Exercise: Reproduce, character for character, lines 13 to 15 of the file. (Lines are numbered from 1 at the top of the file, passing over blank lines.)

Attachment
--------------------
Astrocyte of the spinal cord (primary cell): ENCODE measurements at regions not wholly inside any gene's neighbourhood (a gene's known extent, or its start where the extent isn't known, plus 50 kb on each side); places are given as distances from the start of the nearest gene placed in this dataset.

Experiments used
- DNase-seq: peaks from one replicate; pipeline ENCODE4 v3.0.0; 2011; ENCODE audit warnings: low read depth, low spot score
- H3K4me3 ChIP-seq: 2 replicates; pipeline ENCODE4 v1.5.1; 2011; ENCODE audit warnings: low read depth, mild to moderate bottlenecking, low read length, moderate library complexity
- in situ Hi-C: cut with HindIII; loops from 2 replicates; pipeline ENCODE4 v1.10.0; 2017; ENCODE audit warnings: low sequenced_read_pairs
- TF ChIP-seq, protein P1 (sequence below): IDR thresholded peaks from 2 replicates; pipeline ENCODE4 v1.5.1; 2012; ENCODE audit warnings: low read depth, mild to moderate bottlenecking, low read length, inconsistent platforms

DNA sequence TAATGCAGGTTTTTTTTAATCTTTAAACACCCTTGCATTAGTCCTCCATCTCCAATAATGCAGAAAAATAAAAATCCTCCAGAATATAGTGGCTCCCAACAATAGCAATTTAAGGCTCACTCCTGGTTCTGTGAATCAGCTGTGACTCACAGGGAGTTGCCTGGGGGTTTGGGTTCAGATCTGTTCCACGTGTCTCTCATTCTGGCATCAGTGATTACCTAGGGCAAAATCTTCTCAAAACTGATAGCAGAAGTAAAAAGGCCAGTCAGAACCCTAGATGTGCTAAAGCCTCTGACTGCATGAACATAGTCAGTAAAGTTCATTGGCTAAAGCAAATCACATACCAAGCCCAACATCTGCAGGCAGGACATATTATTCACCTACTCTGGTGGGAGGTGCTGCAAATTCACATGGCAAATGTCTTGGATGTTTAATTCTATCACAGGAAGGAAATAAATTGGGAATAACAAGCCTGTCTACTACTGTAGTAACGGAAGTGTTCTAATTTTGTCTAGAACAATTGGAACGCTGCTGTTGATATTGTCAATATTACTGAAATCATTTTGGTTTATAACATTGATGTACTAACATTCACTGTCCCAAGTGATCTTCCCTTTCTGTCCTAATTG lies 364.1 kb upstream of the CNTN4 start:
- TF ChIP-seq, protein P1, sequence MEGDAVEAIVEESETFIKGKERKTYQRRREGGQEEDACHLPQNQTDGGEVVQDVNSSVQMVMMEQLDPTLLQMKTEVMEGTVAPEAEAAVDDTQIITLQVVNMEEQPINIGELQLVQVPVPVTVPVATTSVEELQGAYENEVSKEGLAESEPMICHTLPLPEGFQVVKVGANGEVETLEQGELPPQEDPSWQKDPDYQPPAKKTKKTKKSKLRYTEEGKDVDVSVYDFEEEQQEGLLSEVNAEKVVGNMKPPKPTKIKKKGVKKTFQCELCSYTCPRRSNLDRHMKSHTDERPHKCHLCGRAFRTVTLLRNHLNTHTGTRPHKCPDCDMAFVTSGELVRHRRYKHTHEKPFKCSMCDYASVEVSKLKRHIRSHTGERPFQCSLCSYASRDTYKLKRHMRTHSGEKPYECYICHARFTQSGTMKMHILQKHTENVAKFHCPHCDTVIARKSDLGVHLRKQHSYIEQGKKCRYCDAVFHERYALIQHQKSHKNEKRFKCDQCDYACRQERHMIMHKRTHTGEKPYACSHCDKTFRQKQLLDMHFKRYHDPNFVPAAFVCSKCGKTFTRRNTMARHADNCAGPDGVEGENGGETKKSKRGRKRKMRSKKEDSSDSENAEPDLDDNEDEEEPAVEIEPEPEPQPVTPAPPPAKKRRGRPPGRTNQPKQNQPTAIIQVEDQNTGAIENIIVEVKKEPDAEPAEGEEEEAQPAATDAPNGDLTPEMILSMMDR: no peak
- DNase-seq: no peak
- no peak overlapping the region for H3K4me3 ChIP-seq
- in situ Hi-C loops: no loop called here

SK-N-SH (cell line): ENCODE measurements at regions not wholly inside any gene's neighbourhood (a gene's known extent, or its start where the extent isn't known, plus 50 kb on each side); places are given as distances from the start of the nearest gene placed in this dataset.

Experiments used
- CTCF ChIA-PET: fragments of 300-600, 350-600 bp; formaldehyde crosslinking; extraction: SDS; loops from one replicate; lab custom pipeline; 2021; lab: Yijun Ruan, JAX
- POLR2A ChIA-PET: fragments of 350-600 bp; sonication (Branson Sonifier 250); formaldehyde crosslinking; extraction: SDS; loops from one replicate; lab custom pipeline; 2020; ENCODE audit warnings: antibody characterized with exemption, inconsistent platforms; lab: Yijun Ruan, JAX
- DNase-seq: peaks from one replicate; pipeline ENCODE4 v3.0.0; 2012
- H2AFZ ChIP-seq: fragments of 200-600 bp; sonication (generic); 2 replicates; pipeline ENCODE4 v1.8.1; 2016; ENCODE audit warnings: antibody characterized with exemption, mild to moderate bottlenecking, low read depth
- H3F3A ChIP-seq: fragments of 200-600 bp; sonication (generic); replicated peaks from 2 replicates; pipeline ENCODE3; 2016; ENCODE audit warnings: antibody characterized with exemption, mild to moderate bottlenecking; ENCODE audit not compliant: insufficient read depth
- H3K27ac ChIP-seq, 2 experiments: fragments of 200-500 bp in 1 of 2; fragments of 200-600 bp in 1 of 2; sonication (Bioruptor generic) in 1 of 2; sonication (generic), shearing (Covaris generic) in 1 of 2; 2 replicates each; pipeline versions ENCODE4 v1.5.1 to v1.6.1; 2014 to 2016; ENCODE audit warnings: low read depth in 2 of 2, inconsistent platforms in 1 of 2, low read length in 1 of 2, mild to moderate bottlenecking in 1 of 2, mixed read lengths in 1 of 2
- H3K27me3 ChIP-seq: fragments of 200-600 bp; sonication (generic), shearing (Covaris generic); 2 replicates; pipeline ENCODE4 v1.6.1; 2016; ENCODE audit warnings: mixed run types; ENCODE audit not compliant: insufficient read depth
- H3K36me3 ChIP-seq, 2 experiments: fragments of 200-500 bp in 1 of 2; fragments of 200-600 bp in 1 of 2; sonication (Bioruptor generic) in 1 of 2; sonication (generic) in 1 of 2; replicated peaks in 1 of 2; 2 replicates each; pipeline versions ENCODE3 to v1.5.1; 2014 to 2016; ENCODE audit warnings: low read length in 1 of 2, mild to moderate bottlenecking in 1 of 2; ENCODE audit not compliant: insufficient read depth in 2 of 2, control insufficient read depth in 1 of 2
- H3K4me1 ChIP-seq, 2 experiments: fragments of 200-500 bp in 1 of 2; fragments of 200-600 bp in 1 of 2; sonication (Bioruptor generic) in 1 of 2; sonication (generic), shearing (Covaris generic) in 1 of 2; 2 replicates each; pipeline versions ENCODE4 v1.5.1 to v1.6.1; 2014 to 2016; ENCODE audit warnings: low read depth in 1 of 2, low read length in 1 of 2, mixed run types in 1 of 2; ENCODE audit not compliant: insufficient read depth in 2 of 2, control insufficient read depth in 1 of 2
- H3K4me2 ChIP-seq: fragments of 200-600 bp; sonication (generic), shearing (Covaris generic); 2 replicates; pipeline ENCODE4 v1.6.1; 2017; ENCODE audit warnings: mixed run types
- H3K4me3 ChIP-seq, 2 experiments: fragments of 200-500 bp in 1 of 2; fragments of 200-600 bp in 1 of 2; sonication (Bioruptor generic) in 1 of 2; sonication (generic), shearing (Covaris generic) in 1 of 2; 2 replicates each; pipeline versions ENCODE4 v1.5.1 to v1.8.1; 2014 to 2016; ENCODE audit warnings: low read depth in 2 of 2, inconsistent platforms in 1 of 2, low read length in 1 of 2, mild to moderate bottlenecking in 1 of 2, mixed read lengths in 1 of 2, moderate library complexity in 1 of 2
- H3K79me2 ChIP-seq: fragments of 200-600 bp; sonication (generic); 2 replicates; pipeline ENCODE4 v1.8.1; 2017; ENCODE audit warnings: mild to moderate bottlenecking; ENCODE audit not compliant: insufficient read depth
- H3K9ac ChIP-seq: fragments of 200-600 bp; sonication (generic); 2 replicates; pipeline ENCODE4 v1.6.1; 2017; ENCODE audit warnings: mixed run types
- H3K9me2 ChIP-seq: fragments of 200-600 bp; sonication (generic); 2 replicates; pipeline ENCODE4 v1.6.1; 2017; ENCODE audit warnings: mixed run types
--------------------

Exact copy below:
Experiments used
- CTCF ChIA-PET: fragments of 300-600, 350-600 bp; formaldehyde crosslinking; extraction: SDS; loops from one replicate; lab custom pipeline; 2021; lab: Yijun Ruan, JAX
- POLR2A ChIA-PET: fragments of 350-600 bp; sonication (Branson Sonifier 250); formaldehyde crosslinking; extraction: SDS; loops from one replicate; lab custom pipeline; 2020; ENCODE audit warnings: antibody characterized with exemption, inconsistent platforms; lab: Yijun Ruan, JAX